Kenneth Rexroth was born 22 December 1905, and died 6 June 1982
- I write for one and only one purpose, to overcome the invincible ignorance of the traduced heart.
- Harvey, Galileo, Copernicus do not seem occult to us, but they did so to their contemporaries, hierophants of the mysteries of Natural Law, revealers of the secrets of a New Order of the Ages. After all, the movement eventually came to be called the Age of Enlightenment.
- What I try with my own stuff is to work the poem to a slow climax through a series of quiet painful dissonances.
- The mature man lives quietly, does good privately, takes responsibility for his actions, treats others with friendliness and courtesy, finds mischief boring and avoids it. Without the hidden conspiracy of goodwill, society would not endure an hour.
- Any talented decadent can make unreality believable. To make reality convincing is another matter, a matter for only the greatest masters.
- In America we have nothing that takes the place of the gods and goddesses and heroes and demigods of the ancient world. There is nothing to connect us with the soil. We have no mythology. It has never been possible to construct one.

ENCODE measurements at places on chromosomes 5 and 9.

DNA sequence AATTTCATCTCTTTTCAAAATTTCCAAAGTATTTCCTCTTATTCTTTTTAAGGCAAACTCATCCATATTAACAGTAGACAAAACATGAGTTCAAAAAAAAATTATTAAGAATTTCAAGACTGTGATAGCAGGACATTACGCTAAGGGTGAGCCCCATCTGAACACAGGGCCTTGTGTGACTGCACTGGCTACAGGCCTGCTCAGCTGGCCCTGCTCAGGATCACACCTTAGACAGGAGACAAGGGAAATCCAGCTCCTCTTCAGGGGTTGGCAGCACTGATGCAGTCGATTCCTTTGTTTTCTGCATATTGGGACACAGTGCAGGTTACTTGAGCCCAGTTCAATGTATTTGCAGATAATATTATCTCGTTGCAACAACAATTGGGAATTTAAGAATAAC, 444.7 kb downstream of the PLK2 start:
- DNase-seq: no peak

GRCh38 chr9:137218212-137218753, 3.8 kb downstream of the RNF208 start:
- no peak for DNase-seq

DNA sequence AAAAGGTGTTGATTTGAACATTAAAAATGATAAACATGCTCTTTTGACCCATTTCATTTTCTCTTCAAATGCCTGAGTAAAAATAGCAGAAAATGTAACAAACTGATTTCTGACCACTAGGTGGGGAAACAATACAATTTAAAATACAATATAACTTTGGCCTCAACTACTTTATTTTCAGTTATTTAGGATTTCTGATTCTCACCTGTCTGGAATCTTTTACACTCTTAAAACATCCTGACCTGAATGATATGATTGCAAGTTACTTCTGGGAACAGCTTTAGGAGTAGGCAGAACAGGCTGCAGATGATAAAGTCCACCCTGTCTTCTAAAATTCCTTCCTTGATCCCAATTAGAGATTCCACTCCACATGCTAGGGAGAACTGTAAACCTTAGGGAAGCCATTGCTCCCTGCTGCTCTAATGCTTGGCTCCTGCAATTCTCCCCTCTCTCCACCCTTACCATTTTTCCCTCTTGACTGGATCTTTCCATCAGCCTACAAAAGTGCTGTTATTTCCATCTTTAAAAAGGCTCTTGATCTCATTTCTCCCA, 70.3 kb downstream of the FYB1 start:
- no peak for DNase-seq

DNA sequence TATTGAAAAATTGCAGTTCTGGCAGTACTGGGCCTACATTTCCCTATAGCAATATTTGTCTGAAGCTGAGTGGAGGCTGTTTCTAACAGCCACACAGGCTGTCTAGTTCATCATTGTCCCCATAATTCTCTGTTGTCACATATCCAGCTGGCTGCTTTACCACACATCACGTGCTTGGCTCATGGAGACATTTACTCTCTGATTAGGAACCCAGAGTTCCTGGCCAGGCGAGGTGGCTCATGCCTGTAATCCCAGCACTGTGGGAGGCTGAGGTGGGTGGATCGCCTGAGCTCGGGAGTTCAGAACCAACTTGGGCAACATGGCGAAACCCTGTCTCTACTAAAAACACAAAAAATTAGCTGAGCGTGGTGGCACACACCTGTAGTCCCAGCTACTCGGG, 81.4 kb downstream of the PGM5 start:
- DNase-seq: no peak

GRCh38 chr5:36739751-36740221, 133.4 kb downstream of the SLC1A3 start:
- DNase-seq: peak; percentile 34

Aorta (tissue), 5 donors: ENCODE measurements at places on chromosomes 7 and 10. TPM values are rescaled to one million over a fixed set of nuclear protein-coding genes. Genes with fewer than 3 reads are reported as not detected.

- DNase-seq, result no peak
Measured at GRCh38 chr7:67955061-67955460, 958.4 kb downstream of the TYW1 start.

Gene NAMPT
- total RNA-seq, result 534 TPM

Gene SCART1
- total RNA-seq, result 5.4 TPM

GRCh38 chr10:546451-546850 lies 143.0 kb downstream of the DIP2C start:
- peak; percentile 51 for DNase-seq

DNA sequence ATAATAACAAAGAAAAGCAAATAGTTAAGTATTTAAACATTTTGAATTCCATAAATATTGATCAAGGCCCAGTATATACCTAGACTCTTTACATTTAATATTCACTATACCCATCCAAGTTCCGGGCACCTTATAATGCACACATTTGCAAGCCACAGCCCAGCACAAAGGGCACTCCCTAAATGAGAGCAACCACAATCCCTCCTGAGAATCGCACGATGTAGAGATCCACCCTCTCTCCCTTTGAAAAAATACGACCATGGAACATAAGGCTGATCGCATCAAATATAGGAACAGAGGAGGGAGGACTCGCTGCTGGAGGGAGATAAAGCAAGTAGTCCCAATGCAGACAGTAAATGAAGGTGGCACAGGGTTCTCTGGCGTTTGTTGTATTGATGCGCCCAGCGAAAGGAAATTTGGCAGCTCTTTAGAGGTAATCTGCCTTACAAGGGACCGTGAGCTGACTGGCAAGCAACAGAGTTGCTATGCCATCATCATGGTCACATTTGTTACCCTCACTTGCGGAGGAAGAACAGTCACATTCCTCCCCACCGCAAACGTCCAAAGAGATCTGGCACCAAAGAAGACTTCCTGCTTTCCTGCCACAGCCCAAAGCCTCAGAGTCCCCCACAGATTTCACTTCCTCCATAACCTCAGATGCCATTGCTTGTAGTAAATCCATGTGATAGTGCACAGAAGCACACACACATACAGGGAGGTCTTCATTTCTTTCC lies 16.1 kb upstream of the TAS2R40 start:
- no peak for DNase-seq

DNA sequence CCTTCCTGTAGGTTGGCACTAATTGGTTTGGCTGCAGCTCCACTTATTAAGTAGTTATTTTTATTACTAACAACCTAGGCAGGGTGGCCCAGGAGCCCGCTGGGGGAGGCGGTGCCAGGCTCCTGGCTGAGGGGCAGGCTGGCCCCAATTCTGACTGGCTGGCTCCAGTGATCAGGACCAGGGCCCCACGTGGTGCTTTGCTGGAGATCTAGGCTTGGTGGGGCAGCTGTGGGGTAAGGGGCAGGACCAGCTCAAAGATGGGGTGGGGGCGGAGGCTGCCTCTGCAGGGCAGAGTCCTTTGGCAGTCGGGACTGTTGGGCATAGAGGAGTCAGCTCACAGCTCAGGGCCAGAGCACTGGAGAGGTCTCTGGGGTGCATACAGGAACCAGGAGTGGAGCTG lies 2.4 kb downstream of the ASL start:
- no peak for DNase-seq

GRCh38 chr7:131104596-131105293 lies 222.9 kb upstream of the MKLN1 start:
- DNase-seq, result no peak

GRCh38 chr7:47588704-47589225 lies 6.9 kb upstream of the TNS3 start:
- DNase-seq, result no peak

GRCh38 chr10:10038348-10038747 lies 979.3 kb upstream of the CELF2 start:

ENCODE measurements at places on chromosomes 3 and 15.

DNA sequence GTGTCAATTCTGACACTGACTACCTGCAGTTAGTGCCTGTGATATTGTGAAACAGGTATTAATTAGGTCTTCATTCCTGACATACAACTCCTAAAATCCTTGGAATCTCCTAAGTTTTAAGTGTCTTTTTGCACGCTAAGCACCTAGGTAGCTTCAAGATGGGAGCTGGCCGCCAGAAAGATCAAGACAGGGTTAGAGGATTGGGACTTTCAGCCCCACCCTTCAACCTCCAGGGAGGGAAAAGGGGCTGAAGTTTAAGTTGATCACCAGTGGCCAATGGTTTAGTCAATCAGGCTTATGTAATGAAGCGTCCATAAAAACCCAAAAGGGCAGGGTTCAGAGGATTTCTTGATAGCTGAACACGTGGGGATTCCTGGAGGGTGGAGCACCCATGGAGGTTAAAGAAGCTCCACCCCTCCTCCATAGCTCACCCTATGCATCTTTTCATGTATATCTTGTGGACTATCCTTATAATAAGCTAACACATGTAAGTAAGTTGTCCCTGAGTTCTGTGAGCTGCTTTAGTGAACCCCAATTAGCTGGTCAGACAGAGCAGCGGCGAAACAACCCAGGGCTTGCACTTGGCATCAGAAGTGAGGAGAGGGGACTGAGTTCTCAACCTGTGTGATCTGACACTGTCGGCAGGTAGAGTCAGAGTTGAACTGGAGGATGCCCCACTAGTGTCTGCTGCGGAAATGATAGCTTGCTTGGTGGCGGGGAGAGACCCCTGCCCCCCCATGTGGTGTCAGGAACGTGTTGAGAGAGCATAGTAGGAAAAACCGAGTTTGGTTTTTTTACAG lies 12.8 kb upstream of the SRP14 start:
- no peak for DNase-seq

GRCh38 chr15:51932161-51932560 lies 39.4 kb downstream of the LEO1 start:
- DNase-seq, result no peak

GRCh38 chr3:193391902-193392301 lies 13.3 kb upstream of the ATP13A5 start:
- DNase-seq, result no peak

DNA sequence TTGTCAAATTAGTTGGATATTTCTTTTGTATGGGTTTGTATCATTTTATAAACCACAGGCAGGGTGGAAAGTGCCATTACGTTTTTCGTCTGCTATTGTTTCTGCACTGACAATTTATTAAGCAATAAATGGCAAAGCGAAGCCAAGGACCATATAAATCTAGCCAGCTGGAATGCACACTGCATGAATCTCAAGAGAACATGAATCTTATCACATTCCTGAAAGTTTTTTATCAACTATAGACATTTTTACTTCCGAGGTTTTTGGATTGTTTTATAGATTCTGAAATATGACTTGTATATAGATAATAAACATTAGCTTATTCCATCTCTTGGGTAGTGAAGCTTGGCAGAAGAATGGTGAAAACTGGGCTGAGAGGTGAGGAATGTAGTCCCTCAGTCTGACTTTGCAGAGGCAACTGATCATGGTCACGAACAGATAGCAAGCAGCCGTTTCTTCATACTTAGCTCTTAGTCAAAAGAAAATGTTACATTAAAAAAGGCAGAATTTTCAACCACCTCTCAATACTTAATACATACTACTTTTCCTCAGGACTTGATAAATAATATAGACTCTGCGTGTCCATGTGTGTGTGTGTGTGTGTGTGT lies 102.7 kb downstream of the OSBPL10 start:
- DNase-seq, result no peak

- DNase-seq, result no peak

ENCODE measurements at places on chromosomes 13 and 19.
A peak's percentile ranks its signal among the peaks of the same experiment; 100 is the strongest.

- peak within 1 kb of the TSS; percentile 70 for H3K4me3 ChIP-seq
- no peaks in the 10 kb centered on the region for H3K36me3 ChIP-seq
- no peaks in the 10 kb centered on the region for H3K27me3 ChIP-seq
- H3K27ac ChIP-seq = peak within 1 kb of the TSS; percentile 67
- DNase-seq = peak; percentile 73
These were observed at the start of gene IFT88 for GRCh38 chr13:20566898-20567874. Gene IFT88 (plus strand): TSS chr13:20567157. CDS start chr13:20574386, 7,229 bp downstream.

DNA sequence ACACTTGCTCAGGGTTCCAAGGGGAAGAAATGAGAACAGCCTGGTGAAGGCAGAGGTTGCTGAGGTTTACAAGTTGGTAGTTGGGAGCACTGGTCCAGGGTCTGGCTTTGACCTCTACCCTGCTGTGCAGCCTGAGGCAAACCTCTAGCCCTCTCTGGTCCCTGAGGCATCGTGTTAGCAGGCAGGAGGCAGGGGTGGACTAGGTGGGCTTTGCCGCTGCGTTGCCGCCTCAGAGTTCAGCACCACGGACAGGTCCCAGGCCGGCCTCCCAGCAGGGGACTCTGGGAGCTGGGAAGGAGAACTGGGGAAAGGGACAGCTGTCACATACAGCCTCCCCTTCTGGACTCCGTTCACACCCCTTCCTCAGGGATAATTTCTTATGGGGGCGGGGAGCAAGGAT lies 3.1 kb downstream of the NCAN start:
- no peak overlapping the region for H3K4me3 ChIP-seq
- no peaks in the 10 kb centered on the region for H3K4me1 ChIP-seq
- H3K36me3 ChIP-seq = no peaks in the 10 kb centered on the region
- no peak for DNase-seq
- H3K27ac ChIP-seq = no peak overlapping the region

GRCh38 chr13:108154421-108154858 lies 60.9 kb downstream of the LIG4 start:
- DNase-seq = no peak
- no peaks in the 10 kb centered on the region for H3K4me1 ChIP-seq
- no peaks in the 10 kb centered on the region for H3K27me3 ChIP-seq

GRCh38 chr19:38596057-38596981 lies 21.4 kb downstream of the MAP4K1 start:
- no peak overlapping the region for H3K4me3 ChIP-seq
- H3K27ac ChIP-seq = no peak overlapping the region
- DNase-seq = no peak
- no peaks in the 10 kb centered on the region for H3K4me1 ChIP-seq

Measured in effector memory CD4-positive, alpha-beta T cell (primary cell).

- The basic line in any good verse is cadenced… building it around the natural breath structures of speech.
- It takes great labour to uncover the convincing simple speech of the heart. Poetic candour comes with hard labour, so even does impetuosity and impudence.
- I’ve had it with these cheap sons of bitches who claim they love poetry but never buy a book.
Rexroth was an American poet, translator and critical essayist. He is seen as a central figure in the San Francisco Renaissance. He was named the “Father of the Beats” by Time Magazine.
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